The Newton Ligerbots have just learned that they have qualified for, and received a coveted invitation to, the top high-school robotics competition worldwide — the FRC World Championships in St. Louis, April 23-26. This culminates their award-winning season of engaging, fun competitions that celebrate excellence in design, collaboration, and STEM while building leadership, self-confidence, and communication skills. This team — spanning both high schools — needs your financial support to make the trip.
Can you, as a loyal, committed NewtonSTEM reader, provide some financial support to help the Ligerbots attend this worldwide event? The team registration fee alone is $5000. Travel costs for students and adult coaches/chaperones will be about $15,000 for a bus plus $9000 for rooms. The team has already secured grants totaling almost $12,350 from NDEP, PTC, Textron, FedEx, and Newton Public Schools, specifically for this competition. Ligerbot students’ families are ready to pay substantial amounts to make this happen. But there’s a gap because not all families can afford the cost.
You can make a tax-deductible contribution to the Ligerbots’ success — in any amount, large or small — through the Newton Schools Foundation:
- Online: Click the “Donate” button at ligerbots.org/support to use PayPal or credit card;
- By check: Send it to “Newton Schools Foundation”, 246 Dudley Rd., Newton, MA 02459 (with “Ligerbots Championship” in the memo line); or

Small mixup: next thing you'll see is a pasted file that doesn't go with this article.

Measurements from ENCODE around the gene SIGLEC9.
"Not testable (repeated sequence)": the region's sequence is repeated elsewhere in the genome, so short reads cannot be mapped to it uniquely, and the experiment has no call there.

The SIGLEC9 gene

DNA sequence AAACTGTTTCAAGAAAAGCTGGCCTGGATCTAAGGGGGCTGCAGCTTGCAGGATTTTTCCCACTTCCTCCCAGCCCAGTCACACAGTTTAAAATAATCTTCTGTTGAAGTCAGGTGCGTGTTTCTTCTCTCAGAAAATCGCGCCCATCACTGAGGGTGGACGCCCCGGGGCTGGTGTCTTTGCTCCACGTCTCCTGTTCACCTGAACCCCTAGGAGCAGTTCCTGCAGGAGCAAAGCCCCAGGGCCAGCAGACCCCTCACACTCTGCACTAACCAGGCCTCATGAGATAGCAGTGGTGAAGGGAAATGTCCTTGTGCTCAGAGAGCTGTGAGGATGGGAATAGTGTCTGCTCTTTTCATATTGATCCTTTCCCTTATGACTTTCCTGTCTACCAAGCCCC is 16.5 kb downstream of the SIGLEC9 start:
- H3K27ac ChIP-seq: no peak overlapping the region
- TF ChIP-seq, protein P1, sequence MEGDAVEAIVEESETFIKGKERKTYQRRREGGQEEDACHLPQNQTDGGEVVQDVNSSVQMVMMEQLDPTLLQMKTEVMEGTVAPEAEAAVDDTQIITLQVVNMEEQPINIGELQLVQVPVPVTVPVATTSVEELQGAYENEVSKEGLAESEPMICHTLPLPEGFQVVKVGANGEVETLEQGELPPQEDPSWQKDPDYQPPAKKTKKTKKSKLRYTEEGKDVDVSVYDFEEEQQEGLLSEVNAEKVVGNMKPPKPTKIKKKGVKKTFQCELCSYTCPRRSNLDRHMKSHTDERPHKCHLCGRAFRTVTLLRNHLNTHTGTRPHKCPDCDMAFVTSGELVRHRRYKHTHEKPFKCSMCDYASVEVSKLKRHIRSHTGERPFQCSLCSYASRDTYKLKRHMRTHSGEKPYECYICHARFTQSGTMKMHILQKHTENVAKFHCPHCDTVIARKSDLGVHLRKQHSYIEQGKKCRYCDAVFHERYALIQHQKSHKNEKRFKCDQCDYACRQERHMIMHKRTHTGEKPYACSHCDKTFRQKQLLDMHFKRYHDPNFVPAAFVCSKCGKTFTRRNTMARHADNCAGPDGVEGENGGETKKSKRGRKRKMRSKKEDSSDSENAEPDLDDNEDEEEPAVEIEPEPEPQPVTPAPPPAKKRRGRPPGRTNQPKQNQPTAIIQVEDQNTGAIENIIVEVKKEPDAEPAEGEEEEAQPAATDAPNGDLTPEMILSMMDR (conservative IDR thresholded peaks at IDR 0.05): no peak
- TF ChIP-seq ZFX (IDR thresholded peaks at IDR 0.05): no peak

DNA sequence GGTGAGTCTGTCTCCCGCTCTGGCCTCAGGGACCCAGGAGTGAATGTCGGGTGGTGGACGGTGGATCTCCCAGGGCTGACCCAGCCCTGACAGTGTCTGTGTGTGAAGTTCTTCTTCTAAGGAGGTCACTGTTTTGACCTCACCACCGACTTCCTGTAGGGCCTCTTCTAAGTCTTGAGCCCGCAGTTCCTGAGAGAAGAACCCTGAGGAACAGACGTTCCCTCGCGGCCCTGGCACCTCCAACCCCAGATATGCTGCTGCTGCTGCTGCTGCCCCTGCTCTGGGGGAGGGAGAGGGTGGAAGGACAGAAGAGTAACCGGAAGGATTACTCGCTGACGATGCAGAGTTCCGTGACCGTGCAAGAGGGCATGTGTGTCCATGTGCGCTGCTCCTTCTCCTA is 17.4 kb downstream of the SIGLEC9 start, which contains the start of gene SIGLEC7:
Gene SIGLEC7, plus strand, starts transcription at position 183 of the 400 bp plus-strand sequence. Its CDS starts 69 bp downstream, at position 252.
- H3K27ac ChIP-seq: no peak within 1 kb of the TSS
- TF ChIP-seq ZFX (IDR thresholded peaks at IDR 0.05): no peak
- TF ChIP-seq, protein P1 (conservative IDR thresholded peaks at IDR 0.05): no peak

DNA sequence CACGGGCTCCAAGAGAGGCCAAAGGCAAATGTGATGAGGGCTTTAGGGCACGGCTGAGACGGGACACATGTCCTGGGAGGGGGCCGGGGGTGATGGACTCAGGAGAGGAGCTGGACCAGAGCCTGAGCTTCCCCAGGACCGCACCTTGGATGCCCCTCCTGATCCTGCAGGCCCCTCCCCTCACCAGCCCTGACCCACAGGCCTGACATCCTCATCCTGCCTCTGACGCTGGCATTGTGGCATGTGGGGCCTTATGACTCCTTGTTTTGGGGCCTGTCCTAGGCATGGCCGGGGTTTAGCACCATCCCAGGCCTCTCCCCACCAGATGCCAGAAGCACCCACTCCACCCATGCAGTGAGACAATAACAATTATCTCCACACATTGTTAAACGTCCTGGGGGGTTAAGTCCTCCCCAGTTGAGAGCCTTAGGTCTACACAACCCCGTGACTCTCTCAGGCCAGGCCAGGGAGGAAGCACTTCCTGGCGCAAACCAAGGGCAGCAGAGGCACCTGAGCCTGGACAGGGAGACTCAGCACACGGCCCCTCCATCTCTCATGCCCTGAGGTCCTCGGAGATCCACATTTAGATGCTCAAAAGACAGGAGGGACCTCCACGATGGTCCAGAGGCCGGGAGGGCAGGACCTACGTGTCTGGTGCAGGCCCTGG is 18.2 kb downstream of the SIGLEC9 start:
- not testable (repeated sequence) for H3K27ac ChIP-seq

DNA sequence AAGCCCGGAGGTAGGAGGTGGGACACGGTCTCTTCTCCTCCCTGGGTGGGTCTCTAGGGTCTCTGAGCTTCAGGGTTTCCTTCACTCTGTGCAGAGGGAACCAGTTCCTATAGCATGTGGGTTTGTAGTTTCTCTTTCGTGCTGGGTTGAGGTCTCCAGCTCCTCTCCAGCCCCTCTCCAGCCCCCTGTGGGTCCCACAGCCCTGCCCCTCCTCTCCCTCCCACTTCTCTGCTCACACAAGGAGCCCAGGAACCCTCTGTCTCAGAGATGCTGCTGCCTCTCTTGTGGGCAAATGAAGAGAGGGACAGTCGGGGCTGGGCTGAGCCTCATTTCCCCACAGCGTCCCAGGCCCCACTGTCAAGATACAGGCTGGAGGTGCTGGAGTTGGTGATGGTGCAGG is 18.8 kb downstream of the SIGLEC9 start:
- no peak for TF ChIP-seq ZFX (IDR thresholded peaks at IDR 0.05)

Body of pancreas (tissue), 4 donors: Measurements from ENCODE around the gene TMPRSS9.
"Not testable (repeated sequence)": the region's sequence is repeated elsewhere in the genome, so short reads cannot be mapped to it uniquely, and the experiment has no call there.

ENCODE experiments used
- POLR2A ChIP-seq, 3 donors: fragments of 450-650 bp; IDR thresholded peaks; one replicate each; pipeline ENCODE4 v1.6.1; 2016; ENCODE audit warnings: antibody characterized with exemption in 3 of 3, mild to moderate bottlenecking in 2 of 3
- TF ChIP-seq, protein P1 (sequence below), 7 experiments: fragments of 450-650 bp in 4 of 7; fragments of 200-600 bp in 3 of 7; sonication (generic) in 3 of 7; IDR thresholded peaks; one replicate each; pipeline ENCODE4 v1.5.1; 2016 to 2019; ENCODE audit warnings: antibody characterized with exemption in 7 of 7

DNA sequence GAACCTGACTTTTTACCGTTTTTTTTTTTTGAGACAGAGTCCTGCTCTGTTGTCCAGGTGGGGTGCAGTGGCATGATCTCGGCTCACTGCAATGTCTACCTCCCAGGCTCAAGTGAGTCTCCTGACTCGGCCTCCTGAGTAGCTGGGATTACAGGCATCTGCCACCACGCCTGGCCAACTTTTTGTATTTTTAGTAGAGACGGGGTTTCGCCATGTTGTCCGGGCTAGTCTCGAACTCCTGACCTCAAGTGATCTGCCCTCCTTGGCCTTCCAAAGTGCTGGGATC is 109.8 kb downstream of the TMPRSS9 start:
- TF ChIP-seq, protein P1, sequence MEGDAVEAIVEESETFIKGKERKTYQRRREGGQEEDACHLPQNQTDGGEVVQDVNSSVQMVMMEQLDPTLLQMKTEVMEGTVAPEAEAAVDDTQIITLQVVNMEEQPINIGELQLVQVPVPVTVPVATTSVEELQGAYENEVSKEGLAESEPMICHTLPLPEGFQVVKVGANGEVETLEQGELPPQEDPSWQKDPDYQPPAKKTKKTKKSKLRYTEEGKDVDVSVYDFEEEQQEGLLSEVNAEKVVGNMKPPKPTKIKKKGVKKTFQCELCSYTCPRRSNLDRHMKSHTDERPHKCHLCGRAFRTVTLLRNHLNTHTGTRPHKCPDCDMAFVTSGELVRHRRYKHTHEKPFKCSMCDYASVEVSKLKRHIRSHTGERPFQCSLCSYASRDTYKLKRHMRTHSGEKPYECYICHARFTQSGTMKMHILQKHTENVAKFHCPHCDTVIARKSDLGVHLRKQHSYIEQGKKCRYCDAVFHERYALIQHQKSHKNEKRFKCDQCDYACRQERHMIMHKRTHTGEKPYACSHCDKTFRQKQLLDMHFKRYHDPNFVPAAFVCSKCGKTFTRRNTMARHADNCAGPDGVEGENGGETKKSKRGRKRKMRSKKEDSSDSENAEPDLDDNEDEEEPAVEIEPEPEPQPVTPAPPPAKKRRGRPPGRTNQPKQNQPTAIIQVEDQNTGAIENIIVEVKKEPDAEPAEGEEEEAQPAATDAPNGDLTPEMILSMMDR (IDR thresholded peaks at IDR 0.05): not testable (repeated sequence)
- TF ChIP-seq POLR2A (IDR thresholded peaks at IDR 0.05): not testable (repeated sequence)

- By phone: Call the Newton Schools Foundation office at 617-559-6120 with your credit card and say your donation is for the Ligerbots Championship.
Thank you, NewtonSTEM readers, for your concrete support of STEM education excellence!
Newton’s award-winning FIRST Robotics team, the Ligerbots, will compete this weekend in the Northeastern University District Qualifying Event on March 28-29. If things go well, the team will be invited to the New England FRC Regional Championship at Boston University on April 10-12. All FIRST events are free, open to the public, and a blast to watch. More info here.
Robin Saitz, senior vice president of PTC, recently joined a brief panel discussion on NECN (video) about how the FIRST robotics program inspires students to become engineers and gives them broad experience in design, collaboration, and other skills. PTC is a FIRST Strategic Partner. Robin also explained how FIRST is the cornerstone of the company’s Creating Shared Value program benefiting PTC, its employees who volunteer for FIRST, the students who are inspired to become engineers, and PTC’s customers who hire them.
Alona Meirav graduated last year from Newton South HS and is studying Chemical Engineering at University of Colorado Boulder. She sends this message back to high-school students considering — or not yet considering — a STEM major. Continue reading
Biogen Idec Foundation has extended the deadline to Friday, January 17 for teachers and schools to apply for Ignite the Power of STEM grants. A total of $50,000 — up to 25 grants of $2000 for teachers or $5000 for schools — will be available to support science education programs and projects run by elementary, middle and high schools in Massachusetts. Applicants must be full-time professional personnel from Massachusetts public school districts or charter schools that had at least one individual registered or in attendance at the Massachusetts STEM Summit on November 13, 2013. (Newton Public Schools had several teachers and administrators in attendance.) Programs should be designed to: Continue reading